Physicists have made the most high-precision measurements of the magnetic moment of the proton

Physicists have made the most high-precision measurements of the magnetic moment of the proton

A group of physicists from Japan and Germany conducted a series of experiments, the data of which allowed them to calculate the magnitude of the magnetic moment of a proton with the highest accuracy to date. According to available data, the magnetic moment of the proton is 2.79284734462 ± 0.00000000082 nuclear magnetons, the units in which the magnetic moment is measured.

Note that knowing the exact value of this parameter is of great importance for modern physics, because the magnetic moment is the basis of particle magnetism, on which the structure and properties of atoms depend, for example.

Image of a proton captured by magnetic fields © RIKEN

Image of a proton captured by magnetic fields

The high-precision measurements required very painstaking work, during which scientists isolated one, two and three separate protons inside the Penning trap. A unique way of moving a single proton from one trap to another was also developed.

The measurements were based on the fact that the spin, the angular momentum of the proton in the trap, aligns in accordance with the direction of the magnetic field of the trap itself. One of the sensors measured the so-called Larmor frequency, which depends on the spin of a particle placed in a magnetic field. And the second measured frequency was the so-called cyclotron resonance frequency of the proton. The measurements of these two frequencies were made in two different traps, in each of which sensors were installed based on different physical principles.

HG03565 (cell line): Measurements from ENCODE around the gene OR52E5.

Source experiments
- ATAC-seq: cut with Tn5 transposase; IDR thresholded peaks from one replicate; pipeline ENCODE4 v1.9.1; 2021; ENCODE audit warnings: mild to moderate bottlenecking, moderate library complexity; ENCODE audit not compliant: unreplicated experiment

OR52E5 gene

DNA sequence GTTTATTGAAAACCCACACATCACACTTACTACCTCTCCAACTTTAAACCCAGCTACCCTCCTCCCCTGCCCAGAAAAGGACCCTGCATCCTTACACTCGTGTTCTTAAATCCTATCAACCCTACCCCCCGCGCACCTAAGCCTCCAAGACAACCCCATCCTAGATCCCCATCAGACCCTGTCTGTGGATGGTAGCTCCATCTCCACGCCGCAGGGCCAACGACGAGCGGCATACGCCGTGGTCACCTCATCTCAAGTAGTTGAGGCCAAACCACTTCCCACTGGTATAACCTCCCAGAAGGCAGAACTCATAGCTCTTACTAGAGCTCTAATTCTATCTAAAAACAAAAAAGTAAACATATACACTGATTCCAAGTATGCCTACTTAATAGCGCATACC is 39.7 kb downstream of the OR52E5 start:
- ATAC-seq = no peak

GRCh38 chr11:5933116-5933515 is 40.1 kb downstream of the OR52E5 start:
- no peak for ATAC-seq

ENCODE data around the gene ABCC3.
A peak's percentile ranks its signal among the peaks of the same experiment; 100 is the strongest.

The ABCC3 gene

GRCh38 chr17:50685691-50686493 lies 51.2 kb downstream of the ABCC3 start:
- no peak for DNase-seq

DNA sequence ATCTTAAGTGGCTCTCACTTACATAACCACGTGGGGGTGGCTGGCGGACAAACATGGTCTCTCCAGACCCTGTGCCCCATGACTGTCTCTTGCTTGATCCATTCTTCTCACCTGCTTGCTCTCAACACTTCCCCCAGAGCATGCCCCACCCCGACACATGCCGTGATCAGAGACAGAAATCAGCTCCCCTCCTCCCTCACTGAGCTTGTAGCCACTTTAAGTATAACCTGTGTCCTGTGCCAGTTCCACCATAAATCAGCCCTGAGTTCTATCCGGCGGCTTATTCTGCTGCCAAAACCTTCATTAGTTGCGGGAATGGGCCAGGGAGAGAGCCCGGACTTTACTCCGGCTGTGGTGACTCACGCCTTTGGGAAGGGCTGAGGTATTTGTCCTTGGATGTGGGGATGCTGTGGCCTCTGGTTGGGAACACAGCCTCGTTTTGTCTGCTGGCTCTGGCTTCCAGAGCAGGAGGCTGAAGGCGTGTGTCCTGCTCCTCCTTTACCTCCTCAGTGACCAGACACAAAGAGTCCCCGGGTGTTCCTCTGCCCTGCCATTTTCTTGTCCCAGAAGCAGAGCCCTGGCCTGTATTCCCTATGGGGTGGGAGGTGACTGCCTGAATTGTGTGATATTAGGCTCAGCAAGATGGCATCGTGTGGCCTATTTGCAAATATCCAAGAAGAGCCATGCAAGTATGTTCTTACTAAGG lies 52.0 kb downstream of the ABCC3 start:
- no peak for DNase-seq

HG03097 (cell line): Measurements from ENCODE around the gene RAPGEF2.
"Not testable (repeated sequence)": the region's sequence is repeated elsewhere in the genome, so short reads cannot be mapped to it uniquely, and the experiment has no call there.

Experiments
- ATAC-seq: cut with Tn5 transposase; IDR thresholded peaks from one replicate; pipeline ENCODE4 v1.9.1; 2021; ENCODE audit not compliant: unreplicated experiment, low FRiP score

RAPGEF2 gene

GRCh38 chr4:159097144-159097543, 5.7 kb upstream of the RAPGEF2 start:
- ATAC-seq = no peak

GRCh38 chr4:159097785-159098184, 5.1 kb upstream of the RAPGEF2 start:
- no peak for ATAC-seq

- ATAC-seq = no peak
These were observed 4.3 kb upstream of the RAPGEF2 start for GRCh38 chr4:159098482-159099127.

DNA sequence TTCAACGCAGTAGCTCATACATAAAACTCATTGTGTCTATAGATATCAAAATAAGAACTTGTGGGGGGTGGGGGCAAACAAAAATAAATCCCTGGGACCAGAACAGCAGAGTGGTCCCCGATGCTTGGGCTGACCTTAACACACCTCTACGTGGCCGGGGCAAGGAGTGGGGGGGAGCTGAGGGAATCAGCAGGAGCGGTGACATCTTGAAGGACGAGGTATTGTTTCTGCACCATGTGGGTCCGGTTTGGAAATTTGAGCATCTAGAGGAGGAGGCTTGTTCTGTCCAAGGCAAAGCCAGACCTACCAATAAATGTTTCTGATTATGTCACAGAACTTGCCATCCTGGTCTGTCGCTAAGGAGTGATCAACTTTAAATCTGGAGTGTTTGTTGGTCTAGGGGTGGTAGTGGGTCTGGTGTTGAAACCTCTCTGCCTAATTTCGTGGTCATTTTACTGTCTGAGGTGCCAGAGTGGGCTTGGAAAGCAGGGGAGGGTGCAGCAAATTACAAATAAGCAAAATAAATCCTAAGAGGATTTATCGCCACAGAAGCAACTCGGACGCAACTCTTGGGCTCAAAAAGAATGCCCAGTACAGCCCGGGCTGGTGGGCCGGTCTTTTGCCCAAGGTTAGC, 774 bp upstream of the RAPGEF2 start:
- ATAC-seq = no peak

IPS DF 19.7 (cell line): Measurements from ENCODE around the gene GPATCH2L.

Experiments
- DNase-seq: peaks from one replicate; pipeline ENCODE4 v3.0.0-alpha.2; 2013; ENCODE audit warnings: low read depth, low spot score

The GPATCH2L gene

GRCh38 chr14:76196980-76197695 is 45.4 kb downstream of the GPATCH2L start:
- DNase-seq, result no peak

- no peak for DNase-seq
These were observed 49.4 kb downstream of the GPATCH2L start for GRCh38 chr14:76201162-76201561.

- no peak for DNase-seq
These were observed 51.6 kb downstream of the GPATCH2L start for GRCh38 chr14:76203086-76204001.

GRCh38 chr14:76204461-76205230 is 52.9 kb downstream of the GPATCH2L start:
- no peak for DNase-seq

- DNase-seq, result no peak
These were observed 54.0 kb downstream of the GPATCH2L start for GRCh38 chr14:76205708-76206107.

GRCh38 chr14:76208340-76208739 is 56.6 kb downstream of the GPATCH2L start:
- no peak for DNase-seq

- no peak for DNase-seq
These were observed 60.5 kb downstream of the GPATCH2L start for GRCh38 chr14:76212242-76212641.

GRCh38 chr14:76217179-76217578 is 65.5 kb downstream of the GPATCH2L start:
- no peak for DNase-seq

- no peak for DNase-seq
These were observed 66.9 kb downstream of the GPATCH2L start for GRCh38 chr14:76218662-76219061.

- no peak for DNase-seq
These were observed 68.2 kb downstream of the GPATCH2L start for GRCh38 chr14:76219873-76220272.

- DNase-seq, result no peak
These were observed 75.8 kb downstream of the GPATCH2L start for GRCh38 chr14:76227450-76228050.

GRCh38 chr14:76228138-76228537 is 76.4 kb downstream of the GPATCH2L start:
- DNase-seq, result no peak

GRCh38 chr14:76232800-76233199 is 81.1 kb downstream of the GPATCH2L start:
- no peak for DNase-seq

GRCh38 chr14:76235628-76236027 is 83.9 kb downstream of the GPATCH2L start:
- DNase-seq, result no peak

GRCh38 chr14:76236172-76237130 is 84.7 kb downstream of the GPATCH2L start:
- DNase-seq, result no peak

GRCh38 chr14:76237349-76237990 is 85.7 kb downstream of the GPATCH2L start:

Physicists make most precise measurement ever of the proton's magnetic moment

The Penning Trap © RIKEN

It is this approach, carrying out separate measurements in two traps, that made it possible to obtain the highest accuracy of frequency measurements. A large number of measurement cycles, which amounted to 1,264 cycles, contributed to the increase in accuracy. The duration of each cycle is about 90 minutes and the whole series of measurements took four months of time, including the time for servicing and recalibrating the measuring equipment.

“This work gave us a new way of high-precision measurements of the magnetic moment of elementary particles” – says Georg Schneider, lead researcher, – “In the near future, we plan to make similar measurements of the antiproton magnetic moment. Now antiprotons are produced by the equipment of the BASE experiment of the European Organization for Nuclear Research CERN, and their research will allow us to understand some of the subtleties of the structure of atoms, plus we can get some clues as to why there is almost no antimatter in the modern Universe. “

Adapted from
The article was published in the journal Science


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